The dark conditions have also lead to the development of some very striking colours in the inflorescence and eventually the infructescence. It is not uncommon to have flowers of pure white, pink purple, red, maroon, orange or yellow, or various combinations of these. Presumably these colours serve to attract faunal pollinators. The fruits are variously coloured but often red or black In the latter case the infructescence branches are usually vividly pigmented with rich pink orange-pink or reddish colours. This is also presumably a means of attracting faunal seed-dispersal agents.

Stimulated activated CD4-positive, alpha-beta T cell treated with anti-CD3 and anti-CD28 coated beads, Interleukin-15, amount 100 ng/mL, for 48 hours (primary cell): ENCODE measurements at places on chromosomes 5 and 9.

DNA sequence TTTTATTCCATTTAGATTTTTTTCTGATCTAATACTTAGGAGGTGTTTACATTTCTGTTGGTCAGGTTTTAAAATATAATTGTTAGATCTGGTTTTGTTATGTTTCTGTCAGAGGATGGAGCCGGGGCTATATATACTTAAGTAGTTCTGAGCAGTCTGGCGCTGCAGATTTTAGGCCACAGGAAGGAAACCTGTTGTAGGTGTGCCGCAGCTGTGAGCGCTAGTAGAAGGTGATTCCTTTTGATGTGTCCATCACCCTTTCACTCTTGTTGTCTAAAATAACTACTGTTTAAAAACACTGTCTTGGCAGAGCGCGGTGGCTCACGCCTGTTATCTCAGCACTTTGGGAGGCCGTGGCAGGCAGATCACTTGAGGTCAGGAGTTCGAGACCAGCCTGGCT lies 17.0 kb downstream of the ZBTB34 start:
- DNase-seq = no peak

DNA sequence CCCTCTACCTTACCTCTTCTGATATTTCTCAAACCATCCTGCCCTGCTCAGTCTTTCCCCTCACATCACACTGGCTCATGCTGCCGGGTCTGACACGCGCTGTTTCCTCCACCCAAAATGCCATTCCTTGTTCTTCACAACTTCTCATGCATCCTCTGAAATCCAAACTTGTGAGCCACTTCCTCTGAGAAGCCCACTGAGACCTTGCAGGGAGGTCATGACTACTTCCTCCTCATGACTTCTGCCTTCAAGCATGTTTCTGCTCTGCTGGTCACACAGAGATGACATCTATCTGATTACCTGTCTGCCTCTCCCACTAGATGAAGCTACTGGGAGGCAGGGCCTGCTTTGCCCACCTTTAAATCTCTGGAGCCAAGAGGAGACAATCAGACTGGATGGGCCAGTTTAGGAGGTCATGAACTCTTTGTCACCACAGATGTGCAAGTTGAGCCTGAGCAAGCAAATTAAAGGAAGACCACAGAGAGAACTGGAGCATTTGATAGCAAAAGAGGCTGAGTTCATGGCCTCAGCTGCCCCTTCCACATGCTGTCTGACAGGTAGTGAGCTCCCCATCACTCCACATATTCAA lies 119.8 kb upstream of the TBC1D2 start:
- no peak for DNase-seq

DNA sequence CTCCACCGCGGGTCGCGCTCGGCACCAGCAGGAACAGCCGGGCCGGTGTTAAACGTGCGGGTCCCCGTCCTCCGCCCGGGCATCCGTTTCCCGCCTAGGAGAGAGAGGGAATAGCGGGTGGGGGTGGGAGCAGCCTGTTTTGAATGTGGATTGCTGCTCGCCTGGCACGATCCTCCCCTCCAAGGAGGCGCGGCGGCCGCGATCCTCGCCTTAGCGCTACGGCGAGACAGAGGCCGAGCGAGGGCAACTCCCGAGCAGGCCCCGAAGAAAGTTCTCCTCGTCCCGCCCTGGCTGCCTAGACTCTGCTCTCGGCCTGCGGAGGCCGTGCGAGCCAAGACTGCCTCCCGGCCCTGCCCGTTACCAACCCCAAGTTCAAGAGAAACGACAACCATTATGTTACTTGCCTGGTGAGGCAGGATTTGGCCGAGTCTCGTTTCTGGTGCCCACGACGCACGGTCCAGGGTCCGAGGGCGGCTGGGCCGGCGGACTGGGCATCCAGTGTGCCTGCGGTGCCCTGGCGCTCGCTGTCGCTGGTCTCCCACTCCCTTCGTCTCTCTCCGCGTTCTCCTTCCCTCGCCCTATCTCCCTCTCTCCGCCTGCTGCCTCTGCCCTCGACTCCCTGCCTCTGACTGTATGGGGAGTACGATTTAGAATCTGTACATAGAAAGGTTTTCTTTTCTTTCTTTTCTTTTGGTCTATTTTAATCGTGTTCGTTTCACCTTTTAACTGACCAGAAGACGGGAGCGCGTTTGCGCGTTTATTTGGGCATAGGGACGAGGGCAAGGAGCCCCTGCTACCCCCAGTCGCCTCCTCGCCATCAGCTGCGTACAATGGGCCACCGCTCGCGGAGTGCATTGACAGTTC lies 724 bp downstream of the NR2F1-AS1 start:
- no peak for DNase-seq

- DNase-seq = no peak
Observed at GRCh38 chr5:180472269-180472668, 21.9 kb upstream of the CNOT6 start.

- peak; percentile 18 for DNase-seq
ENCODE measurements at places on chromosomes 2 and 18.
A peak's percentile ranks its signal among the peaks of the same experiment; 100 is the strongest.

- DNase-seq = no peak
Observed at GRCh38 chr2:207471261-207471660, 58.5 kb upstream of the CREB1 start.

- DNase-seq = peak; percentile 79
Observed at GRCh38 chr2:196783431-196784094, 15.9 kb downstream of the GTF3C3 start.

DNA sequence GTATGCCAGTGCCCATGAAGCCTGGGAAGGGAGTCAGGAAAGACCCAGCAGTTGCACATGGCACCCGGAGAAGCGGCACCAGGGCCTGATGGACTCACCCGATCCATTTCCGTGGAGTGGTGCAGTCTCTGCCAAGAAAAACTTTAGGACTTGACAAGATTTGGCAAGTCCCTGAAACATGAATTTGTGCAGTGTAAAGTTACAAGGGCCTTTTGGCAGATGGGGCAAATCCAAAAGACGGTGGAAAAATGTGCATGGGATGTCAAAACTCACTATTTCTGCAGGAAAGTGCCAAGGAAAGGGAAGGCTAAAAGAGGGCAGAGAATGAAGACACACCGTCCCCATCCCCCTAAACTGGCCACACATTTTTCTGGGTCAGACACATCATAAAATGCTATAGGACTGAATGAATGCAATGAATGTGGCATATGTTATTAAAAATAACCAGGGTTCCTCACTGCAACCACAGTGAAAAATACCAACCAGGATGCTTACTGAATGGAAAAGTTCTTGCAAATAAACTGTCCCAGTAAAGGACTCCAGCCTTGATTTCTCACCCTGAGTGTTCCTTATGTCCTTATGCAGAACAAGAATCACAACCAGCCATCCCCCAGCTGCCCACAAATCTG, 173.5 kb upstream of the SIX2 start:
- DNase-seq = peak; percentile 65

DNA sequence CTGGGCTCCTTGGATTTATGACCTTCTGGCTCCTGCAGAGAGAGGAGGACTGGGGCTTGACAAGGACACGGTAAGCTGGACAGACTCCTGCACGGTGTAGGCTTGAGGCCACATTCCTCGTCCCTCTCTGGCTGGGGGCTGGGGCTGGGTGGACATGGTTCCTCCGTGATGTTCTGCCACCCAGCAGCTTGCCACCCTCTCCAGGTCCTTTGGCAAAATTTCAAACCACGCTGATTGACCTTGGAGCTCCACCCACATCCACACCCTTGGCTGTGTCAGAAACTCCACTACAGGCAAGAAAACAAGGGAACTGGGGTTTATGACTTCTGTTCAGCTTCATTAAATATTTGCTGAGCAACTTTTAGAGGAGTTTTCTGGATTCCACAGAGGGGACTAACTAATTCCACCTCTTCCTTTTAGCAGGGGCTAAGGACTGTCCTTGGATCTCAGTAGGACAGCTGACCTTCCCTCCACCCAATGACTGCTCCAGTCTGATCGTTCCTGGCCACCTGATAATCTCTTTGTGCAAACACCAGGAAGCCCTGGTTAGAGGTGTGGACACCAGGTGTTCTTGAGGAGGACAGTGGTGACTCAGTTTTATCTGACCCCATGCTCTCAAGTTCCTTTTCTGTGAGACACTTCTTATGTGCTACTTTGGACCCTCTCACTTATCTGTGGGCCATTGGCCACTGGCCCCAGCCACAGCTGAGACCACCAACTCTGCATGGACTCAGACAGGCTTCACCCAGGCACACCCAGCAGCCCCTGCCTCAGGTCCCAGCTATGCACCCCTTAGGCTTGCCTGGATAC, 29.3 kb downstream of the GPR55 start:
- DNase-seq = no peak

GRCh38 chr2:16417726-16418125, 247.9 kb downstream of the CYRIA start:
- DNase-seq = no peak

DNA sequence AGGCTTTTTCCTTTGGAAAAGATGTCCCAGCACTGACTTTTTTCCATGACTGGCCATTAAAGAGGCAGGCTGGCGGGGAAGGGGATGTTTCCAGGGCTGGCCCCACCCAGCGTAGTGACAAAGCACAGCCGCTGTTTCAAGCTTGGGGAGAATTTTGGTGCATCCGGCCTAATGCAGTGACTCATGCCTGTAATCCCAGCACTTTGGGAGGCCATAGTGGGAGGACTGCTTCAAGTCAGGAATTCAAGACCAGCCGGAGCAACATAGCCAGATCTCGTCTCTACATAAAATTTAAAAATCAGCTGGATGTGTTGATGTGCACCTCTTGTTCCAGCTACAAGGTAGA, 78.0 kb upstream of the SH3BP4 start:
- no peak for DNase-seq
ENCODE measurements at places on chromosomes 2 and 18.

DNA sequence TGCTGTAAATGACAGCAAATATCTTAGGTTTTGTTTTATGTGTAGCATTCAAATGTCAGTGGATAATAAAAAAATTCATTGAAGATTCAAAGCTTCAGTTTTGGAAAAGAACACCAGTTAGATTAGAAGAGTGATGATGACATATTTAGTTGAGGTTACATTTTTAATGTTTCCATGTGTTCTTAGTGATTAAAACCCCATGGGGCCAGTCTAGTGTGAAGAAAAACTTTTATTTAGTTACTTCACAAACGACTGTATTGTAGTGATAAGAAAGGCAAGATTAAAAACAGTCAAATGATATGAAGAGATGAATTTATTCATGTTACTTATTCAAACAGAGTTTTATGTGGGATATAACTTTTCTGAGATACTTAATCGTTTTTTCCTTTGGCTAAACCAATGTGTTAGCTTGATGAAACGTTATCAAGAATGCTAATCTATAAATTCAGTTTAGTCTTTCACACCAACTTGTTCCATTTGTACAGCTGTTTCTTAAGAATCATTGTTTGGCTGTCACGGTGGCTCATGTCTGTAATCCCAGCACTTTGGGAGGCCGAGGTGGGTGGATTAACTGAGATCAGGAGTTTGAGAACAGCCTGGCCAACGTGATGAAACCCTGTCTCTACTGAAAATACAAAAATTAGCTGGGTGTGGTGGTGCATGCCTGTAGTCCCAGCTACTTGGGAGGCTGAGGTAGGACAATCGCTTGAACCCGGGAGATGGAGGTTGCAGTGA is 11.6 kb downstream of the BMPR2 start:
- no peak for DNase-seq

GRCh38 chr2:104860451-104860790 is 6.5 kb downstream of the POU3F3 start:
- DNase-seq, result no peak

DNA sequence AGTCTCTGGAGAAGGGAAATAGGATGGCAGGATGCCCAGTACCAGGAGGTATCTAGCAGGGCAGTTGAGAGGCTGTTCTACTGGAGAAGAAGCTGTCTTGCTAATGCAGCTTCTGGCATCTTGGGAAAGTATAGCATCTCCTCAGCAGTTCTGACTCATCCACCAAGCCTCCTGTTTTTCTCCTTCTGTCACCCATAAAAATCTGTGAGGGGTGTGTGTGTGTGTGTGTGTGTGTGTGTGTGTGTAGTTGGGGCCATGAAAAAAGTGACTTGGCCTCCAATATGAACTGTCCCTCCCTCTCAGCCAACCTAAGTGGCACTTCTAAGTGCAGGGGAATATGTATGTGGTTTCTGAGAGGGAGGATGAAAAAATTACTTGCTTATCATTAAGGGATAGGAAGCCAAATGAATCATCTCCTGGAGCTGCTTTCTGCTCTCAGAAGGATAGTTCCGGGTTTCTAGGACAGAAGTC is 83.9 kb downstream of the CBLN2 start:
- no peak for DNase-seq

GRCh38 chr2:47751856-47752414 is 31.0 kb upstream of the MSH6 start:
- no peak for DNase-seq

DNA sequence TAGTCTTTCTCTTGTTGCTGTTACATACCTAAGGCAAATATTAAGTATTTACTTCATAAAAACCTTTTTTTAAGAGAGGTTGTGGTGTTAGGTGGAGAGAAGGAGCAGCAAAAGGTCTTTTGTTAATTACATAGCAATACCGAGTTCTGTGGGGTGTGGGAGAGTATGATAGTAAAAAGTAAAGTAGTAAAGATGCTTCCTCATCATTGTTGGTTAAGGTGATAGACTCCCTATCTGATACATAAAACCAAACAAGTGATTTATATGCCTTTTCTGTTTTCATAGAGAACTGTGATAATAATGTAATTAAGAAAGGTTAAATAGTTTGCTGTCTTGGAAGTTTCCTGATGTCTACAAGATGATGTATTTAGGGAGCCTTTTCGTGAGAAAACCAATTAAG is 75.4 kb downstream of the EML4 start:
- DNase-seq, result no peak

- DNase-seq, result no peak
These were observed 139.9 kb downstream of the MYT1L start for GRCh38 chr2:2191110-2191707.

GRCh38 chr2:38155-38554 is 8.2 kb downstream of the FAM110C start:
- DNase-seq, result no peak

The ability to produce striking colours does not end with the flowers and fruiting structures, for the leaves, crownshafts, stems and roots can be coloured. Many species have coloured new leaves, often reddish, pinkish, brownish or yellowish, sometimes combinations of these, like the Philippine P. barnesii, which can be basically yellow with red, orange, pink and green suffusions. As the new leaf ages it gradually takes on the normal colour. Just why do these palms (and quite a few other genera besides) bother to colour the emerging leap There is probably no way to determine this, but a friend, who lived and worked in Malaysia for many years, and who was familiar with the forest ecology put forward an interesting theory. Dr B.C. Stone said that he thought the colours, which often made the new leaf look dry or dying, served as a deterrent to herbivorous predators which might otherwise eat the tender new leaf, causing severe problems to these small palms. This theory explains why herbivores such as mammals, which use sight to locate food may be deterred, but insects which often use scent would probably not fall for this trick.